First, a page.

119 It would be hard to improve the healthfulness or cleaning power of water without adding any chemicals or supplements to it. But companies are claiming to do just that by "ionizing" water. Enagic USA's Kangen Water Companies are selling machines that put drinking water through an "ionization" process. According to the companies, the process, also called "electrolysis," is accomplished using negatively and positively charged electrodes. In the process, water atoms give electrons to the electrodes or receive them, according to a graphic on Chanson Water USA Inc.'s website. The result is a chemical reaction that results in water becoming more acid or alkaline. Tap water typically has a pH of around 7, or neutral; alkaline water has a pH of more than 7; acidic water, less than 7. Companies say alkaline water has a variety of benefits, ranging from giving you energy to counteracting unhealthy effects of acidic foods you eat.
Here's Some things I learned about Alkaline Water
Some scientists, however, say there aren't any good studies supporting the ionized-water companies' marketing claims. Alkaline Water Machines, long sold internationally, have been generating increased interest in the U.S. during the past couple of years, says Pauli Undesser, director of regulatory and technical affairs at the Water Quality Association, a nonprofit trade group for the water-treatment industry. Earth Trade Water Inc., Carlsbad, Calif., posts testimonials from professional athletes who say its ionized alkaline water boosts their performances by providing better hydration and aiding "energy" and "focus." A Laguna Hills, Calif., unit of Chanson Taiwan LLC, says on its website that its ionized water has smaller clusters of water molecules than ordinary water and these "microclusters" are better able to "penetrate into more places in the body." In a marketing brochure, Enagic USA Inc., a Los Angeles unit of Japan's Enagic Co., says its "Healthy Kangen Water"—which has a pH of 8.5 to 9.5—"helps your body balance the acidic effects" of eating foods such as meat and eggs. Enagic's Leveluk SD501 model, which sells for $3,980, uses seven electrodes. Enagic also says Kangen water tastes better with "superior mouth-feel." In an informal blind taste test at a local spa offering Kangen water, I found the Kangen water tasted soft and velvety, but with a mineral aftertaste, compared with ordinary tap water. The machines, which typically range from $1,000 to $6,000, are generally attached to a faucet, but some models go under the sink. The alkaline water, which the companies say is ideal for drinking and cooking, comes out of one of the machines' spigots, while acid water, which can be used for cleaning, comes out of another. The degree of alkalinity is often adjustable. The machines have a built-in filter, which filters impurities just like any other water filter.
123 Through electrolysis large tap mineral clusters are reduced from their original size. The smaller cluster size gives the water excellent hydrating properties, high solubility and good permeability." Just How Stressed Out Is Your Drinking Water? Small clusters? Is this stuff for real? Well, yes and no, I discovered, after reaching out to Kenneth Jordan, distinguished professor of computational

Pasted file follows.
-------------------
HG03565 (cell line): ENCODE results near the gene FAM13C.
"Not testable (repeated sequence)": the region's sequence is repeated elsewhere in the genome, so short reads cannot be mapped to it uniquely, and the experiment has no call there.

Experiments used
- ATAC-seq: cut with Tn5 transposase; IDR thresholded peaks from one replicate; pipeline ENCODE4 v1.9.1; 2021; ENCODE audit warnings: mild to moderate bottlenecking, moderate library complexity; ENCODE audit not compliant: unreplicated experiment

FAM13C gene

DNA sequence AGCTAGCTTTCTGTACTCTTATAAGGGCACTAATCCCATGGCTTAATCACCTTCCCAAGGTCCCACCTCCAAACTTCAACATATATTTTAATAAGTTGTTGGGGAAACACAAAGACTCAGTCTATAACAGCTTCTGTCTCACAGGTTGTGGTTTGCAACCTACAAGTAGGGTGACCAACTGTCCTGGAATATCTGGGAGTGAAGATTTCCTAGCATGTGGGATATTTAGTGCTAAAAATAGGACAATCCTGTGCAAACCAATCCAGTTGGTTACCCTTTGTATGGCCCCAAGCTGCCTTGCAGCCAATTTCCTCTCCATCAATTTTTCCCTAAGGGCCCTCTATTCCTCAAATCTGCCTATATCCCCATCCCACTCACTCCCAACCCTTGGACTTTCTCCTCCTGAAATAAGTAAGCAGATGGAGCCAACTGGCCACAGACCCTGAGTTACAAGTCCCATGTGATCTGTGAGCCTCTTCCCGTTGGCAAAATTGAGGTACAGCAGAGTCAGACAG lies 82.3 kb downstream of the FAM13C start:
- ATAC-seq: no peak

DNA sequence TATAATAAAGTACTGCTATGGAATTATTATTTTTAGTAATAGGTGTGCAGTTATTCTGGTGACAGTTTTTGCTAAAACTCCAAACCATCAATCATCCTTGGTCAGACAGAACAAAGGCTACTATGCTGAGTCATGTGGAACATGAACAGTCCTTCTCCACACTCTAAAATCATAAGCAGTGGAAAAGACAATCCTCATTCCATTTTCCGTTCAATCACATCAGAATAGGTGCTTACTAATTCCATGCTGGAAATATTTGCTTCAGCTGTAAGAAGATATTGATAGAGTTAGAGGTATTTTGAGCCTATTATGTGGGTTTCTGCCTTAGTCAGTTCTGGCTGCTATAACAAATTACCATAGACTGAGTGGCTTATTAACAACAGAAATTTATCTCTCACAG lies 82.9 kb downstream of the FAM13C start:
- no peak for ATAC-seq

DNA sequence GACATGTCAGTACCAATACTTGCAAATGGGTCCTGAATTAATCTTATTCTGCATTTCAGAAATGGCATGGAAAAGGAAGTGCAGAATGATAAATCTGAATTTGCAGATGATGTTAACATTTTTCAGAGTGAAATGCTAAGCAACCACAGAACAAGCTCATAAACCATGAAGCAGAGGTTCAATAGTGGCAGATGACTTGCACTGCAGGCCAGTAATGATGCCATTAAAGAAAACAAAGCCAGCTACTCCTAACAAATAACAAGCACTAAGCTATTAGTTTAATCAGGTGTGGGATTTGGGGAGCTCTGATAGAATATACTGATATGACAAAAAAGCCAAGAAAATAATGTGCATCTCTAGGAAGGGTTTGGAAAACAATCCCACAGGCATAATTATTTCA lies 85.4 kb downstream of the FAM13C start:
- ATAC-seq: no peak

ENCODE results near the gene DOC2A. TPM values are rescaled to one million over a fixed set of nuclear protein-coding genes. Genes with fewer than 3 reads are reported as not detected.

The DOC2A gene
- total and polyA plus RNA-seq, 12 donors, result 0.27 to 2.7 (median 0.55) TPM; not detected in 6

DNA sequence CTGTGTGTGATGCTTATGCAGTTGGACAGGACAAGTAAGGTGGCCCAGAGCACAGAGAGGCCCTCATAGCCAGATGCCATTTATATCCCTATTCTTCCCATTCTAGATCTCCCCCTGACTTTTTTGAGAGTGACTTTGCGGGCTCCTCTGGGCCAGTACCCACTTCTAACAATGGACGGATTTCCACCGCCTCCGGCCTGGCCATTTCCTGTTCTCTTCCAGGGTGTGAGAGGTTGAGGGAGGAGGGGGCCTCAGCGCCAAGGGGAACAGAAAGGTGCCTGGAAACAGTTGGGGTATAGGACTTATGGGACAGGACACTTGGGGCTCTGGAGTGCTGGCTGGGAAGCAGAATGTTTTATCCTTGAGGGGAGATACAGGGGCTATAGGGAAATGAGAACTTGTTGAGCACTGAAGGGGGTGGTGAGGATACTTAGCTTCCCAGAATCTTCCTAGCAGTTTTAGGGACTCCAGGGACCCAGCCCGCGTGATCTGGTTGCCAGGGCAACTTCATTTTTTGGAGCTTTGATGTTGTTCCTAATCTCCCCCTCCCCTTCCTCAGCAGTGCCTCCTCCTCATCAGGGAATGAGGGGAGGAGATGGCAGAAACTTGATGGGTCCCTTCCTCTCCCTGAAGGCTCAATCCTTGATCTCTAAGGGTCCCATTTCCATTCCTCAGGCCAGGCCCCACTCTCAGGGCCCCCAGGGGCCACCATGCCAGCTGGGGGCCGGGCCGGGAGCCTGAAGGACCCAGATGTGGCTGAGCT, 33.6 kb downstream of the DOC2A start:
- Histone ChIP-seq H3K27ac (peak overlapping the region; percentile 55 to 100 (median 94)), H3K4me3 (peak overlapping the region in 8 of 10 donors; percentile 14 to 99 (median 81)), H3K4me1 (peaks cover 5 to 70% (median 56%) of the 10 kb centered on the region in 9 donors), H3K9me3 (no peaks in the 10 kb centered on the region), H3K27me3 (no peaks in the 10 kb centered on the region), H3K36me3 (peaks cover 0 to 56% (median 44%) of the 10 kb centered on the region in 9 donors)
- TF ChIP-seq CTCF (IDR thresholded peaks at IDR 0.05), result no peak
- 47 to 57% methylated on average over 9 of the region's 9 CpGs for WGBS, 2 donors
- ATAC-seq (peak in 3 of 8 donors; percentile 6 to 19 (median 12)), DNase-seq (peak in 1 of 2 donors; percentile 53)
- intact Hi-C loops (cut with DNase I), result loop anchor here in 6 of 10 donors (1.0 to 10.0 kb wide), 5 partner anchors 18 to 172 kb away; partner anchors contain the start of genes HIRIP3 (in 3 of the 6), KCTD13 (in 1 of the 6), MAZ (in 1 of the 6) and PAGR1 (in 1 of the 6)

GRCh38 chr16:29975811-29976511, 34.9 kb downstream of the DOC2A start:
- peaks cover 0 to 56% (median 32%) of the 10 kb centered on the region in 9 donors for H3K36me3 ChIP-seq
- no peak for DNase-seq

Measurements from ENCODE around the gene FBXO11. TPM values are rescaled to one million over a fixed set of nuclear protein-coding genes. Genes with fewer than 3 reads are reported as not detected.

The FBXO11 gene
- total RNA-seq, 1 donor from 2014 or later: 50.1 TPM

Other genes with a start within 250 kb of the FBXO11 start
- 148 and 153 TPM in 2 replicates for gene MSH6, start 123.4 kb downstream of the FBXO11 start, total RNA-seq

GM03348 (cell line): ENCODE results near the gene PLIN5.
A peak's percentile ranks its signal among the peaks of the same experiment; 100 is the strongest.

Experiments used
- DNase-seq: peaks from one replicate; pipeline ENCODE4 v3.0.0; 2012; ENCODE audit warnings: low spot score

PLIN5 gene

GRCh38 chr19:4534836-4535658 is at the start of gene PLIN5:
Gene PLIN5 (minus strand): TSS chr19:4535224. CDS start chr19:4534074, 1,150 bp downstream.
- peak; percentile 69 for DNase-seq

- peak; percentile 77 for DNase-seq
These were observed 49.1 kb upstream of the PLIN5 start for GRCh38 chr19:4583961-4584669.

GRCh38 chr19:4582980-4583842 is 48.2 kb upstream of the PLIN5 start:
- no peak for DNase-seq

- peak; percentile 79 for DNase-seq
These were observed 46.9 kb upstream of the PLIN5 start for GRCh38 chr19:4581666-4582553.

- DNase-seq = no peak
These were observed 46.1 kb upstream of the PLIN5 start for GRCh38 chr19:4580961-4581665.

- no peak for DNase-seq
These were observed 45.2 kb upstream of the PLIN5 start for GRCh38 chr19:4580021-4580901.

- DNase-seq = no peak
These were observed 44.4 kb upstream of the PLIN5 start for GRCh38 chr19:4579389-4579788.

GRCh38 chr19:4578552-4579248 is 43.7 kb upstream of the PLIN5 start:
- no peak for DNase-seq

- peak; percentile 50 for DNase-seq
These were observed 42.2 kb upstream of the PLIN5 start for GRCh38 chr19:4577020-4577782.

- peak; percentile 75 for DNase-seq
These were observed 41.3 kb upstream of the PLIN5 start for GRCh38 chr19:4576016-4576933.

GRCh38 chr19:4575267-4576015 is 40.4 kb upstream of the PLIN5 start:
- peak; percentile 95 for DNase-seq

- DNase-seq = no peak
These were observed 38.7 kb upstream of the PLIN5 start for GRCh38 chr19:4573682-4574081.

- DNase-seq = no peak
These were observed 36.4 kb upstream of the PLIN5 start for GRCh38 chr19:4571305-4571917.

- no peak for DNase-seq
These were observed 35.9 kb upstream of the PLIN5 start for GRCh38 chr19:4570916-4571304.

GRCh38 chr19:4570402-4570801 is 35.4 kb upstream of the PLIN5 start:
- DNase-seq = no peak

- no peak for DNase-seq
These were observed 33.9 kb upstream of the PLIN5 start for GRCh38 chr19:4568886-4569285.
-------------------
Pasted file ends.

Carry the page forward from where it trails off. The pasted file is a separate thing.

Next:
chemistry at the University of Pittsburgh. Well known for his work on water clusters—groups of water molecules linked together—he collaborated on a number of studies on water structure that Science magazine listed as among the top ten scientific breakthroughs of 2004. There are dozens of companies that claim to convert water into clustered water or to otherwise rearrange water and sell products based on this. Essentially, all of these claims are bogus," he wrote in an email. "Take clustered water as an example
. One can make this in a laboratory at very low temperatures and very low pressures (i.e., in a vacuum). This keeps the clusters from touching one another. If they touch, they coalesce into bulk water, which is more stable. Alternative-health guru Andrew Weil used that word as well in response to a question about Kangen Water in 2010. "It is the latest variation of so-called alkaline water, which promoters claim is essential for elimination of the acidity in our bodies—attributed to all the evils of the modern world .... The human body needs absolutely no help in adjusting its pH." He added, Unless you have serious respiratory or kidney problems, body pH will remain in balance no matter what you eat or drink .... Bottom line: The health claims for water ionizers and for alkaline water are bogus. It's tempting to close with just one word—"ditto." But in fairness, alkaline water, like any clean water, is a far better choice for hydrating than soda or an additive-filled sports drink. If you choose to see an expensive machine as a gateway to a healthier lifestyle or to give you an edge when competing in sports, then jump right in. It's part and parcel of an alkaline diet, after all, a mostly-vegetarian regimen that I haven't really addressed here. (Why not? Scroll back up and take another look at the question.) But if you think alkaline water will allow you to avoid illnesses that fall into the "Sometimes Stuff Happens" category or live forever, then you are bound to be disappointed.